3. I'm not sure if this is the best forum for this question - but here goes.


    So I've been working extremely hard to become a potter. I'm starting a little late, but I have spent a lot of time practicing and reading any books I can get my hands on. I've also gone to classes when/where possible. I really feel like I could make another large step with the support of a mentor. I have tried signing up through the "potter's guild" but I have not received any opportunities or responses.


    I've been inspired by many porcelain artists and have been working in that direction, however, I am open to skill set and experience of anyone willing to work with me. I am located in central Florida. If someone is even remotely close, that would be wonderful because I would love to meet them and eventually watch you in studio. If you are not in Florida, that is ABSOLUTELY fine too. I would just like to have some phone calls every once and a while and talk about my progress, be challenged, and critiqued. 


    If you think you would be willing or know someone that might, please let me know. 



    Joseph Reni



  4. catch up with matt Fisk's blag on Facebook. He prospects minerals and is making stunning pots with them. 

    Basics would be some good books. Rhodes Clay and Glazes was a good intro in college.

    Go to your local library and look through them. You don't say where you're located. Welcome to the forum. 


    Marcia - I'll check it out. I'm in central Florida just south of Orlando. I'm currently seeking out a mentor in Florida if anyone here knows someone that may be interested.

  5. Hi all, I'm fairly new to ceramics but am doing my best to learn quickly. I don't have any advanced ceramics degrees near me so I am trying hard to find resources online. Currently I'm trying to learn more about clay and glaze composition. I'd love to learn about the different parts and become technically proficient in the geology or chemistry of the matter. I'm hoping someone on the forum might be able to recommend some good resources. Most things and books I've come across really only cover this topic basically. Any recommendations for resources would be greatly appreciated. Forums provide great information as well, however a lot of the information is scattered. THANKS!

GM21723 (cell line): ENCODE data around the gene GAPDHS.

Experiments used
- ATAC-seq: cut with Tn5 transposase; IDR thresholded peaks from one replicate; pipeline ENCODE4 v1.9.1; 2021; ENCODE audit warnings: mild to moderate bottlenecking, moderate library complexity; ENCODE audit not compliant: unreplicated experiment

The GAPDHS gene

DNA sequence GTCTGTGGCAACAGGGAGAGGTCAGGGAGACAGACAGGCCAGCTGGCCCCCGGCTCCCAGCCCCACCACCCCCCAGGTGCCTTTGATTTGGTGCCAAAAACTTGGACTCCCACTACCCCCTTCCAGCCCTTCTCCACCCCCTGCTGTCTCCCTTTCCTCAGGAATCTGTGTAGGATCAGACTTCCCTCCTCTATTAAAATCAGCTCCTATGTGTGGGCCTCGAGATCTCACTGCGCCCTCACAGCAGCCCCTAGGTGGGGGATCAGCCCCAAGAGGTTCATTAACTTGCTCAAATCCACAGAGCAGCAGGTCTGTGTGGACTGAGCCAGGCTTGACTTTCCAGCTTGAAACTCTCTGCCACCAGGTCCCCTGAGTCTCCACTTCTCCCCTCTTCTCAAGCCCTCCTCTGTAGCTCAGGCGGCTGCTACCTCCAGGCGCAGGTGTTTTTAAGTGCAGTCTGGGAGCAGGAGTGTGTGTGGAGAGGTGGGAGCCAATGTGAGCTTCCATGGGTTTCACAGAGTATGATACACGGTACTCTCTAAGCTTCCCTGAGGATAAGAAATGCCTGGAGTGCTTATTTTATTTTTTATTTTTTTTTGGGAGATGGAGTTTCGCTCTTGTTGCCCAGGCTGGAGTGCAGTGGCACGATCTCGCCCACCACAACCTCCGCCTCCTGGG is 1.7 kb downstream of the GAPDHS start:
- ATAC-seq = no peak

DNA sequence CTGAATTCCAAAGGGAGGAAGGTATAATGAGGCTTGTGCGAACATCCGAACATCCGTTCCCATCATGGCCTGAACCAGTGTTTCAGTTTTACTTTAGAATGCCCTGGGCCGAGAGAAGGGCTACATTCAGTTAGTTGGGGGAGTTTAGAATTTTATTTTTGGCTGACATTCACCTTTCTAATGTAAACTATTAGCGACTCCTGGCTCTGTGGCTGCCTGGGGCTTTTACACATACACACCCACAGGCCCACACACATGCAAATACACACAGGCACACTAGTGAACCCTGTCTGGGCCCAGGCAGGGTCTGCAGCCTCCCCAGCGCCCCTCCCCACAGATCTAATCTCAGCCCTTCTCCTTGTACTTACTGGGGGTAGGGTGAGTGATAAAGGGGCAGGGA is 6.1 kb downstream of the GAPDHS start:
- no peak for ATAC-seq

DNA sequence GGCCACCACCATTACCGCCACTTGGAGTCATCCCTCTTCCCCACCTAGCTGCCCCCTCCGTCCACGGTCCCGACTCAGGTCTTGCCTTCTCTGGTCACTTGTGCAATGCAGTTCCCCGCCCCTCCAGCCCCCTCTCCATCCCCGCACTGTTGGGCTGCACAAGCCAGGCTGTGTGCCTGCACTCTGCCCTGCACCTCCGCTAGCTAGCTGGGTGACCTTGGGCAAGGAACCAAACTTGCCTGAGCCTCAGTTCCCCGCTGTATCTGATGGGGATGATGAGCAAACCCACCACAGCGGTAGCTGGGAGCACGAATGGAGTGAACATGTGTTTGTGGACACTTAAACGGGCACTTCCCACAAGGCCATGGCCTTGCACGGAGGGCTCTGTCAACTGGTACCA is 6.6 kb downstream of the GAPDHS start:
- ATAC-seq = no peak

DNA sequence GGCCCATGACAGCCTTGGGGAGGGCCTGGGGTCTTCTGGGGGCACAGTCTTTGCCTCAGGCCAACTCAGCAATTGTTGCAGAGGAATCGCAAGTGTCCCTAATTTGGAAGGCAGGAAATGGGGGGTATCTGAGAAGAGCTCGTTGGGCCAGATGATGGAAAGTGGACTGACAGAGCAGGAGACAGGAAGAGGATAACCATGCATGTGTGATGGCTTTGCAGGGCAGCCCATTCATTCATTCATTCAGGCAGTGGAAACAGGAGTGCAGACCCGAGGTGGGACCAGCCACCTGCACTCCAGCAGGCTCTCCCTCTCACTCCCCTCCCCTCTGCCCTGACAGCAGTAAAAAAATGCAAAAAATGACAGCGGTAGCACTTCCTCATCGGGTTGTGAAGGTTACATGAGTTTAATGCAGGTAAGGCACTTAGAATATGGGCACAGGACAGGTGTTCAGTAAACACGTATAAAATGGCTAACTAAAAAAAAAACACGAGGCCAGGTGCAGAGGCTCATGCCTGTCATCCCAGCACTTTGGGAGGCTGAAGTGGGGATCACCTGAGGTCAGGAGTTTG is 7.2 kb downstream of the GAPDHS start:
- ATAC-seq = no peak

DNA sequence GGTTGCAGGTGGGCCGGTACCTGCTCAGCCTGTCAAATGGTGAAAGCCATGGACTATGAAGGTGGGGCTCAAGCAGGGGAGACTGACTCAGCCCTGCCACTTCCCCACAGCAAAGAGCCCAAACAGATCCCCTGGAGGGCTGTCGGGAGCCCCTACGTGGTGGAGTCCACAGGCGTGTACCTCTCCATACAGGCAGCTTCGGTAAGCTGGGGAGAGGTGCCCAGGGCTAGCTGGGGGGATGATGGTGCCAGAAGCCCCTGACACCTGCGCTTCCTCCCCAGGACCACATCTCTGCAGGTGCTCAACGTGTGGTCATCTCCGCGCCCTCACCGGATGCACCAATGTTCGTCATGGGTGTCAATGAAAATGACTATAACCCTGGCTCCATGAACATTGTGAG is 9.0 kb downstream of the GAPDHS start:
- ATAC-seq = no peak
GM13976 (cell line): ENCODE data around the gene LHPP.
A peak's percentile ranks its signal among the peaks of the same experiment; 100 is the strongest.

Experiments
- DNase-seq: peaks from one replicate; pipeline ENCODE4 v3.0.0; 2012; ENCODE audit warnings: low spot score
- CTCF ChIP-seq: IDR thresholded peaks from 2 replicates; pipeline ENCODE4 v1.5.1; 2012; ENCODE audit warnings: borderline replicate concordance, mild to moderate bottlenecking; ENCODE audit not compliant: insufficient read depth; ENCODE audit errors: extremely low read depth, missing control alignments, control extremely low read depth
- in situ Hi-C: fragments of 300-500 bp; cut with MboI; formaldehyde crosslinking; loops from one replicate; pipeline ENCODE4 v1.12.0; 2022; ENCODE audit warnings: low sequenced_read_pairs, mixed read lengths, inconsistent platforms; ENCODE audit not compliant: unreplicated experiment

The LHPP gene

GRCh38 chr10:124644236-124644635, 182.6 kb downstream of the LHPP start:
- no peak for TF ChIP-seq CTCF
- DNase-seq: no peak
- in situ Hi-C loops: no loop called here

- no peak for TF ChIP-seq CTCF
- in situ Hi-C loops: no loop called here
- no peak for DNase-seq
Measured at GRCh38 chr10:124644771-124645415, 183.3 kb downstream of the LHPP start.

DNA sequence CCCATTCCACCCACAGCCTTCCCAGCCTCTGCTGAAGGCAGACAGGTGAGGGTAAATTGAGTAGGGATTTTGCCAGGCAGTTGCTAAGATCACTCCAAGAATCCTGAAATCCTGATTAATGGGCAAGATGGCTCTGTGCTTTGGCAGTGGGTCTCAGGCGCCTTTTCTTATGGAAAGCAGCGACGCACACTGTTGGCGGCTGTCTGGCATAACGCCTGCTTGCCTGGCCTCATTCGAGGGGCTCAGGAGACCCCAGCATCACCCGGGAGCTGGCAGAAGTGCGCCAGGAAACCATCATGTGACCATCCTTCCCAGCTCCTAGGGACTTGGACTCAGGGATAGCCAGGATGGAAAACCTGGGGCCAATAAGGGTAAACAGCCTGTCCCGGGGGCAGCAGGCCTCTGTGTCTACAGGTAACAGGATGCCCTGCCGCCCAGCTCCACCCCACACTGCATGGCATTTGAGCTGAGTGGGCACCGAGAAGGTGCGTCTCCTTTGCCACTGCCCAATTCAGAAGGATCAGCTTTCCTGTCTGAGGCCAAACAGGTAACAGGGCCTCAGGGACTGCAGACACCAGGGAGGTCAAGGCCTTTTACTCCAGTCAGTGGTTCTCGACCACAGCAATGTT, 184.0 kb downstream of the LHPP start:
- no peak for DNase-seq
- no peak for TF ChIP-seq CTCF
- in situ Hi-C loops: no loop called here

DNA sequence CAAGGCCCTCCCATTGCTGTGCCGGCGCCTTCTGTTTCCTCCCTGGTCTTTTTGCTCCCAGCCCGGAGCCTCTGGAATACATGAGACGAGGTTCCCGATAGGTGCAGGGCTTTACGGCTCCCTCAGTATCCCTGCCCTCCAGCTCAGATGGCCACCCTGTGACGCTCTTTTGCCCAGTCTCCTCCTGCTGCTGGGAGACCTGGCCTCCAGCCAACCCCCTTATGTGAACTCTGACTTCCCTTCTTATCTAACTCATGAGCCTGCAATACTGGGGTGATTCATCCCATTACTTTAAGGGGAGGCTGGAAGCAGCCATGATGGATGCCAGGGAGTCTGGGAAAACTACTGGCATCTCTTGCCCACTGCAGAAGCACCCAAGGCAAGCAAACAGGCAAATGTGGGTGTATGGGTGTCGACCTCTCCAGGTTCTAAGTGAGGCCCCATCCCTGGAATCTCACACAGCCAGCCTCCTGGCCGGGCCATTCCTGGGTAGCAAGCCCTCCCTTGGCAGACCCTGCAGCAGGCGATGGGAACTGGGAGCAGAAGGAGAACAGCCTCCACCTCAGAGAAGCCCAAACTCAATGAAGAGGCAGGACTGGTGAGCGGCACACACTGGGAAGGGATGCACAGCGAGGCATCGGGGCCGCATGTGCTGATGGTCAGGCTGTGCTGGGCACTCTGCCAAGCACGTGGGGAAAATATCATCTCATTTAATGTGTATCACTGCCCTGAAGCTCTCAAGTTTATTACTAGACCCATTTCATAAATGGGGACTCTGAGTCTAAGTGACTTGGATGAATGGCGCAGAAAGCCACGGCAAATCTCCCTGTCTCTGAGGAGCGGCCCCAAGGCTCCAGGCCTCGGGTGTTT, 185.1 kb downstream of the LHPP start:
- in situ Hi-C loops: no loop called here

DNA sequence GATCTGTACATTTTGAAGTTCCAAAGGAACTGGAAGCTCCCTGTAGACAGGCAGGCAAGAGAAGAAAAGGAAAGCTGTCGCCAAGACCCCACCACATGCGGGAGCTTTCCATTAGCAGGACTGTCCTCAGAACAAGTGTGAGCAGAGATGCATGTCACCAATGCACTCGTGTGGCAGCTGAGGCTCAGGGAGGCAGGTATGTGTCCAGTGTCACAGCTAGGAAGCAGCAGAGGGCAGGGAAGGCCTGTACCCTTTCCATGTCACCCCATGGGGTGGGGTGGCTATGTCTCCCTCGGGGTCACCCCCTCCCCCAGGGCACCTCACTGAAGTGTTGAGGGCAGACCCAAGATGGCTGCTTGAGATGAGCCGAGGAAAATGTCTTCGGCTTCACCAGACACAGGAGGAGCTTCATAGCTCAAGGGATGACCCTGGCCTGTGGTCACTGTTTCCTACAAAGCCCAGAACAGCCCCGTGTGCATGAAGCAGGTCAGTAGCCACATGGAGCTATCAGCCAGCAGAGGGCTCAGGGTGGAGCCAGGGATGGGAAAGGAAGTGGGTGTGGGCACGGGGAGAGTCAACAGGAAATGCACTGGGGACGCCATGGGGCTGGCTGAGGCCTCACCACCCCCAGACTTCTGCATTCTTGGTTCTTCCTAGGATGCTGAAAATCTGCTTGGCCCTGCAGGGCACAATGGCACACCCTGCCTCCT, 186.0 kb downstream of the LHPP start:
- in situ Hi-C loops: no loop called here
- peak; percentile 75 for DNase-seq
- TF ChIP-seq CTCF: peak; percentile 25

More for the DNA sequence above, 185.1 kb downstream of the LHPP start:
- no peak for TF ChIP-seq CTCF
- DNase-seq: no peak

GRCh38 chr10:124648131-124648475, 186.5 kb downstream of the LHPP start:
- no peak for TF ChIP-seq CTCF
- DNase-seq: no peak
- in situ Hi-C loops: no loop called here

I've got jenken about 30 minutes away from me. You think I would be able to use their elements? I wonder if they are the same configuration - could save some $ and time that way. anyway this forum is amazing. 



    No, put Skutt parts in a Skutt and Paragon parts in the garbage and buy a Skutt... :D



    lol - yes sir! I'll get them direct.

  7. On the plug question, the configuration of the prongs is the same for both 208V and 240V. It varies by amperage, i.e., you can't put a 30A plug into a 50A receptacle. The plug on the cord in the picture looks like the proper 50A plug, just an after-market replacement.


    208V service is very common (but not universal) in commercial settings but sometimes is 3-phase and sometimes is single phase. 240V is always single phase. It is highly unlikely that you would have 208V service in a residential neighborhood. If a kiln is wired for single phase, the only real difference between 208V and 240V is the resistance of the elements to generate the same amount of heat inside the kiln. 208V elements can be run on 240V circuit of the appropriate amperage (which Neil covered) - it will just heat a little faster and the elements will burn out sooner. 240V elements will work - badly - in a 208V commercial setting. They just won't get hot enough to reach cone 6; cone 06 probably, but not much higher. The solution is easy, just replace the elements with ones designed for the available voltage. If you change them, it would be good practice to mark on the rating plate the new voltage so nobody is confused in the future.